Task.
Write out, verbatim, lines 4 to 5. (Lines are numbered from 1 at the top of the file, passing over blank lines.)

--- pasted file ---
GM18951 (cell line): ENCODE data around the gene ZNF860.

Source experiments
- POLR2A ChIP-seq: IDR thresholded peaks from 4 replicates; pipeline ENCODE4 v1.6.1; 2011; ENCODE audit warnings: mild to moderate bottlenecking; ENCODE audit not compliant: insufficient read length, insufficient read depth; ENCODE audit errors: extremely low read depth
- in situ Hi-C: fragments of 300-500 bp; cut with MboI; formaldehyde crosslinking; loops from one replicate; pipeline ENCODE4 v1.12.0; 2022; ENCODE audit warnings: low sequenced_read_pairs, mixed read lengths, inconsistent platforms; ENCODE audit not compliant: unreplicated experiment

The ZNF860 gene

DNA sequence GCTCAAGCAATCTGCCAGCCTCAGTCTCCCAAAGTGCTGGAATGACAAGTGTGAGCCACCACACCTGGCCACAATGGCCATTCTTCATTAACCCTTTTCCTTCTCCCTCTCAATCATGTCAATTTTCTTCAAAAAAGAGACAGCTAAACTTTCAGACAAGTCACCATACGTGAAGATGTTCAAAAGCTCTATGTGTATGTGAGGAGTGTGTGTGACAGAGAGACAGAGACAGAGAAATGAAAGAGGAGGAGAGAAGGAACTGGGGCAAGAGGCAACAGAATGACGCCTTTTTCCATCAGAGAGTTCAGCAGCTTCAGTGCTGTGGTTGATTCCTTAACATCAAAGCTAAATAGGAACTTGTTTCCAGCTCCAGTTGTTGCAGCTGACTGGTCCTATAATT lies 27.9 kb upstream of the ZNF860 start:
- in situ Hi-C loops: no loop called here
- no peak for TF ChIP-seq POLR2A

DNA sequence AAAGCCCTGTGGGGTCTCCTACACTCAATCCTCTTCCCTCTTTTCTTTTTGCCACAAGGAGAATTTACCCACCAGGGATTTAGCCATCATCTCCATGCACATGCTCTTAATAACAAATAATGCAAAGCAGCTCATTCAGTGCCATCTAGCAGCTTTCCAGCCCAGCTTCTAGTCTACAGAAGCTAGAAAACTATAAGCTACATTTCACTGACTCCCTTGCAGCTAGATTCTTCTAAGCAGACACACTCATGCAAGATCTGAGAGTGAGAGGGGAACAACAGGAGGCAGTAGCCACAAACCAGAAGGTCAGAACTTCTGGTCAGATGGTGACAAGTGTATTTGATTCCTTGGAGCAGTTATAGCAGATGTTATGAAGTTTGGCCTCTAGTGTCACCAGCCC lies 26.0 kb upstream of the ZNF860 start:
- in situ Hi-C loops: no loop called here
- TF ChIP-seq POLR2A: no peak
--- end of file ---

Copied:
- in situ Hi-C: fragments of 300-500 bp; cut with MboI; formaldehyde crosslinking; loops from one replicate; pipeline ENCODE4 v1.12.0; 2022; ENCODE audit warnings: low sequenced_read_pairs, mixed read lengths, inconsistent platforms; ENCODE audit not compliant: unreplicated experiment

The ZNF860 gene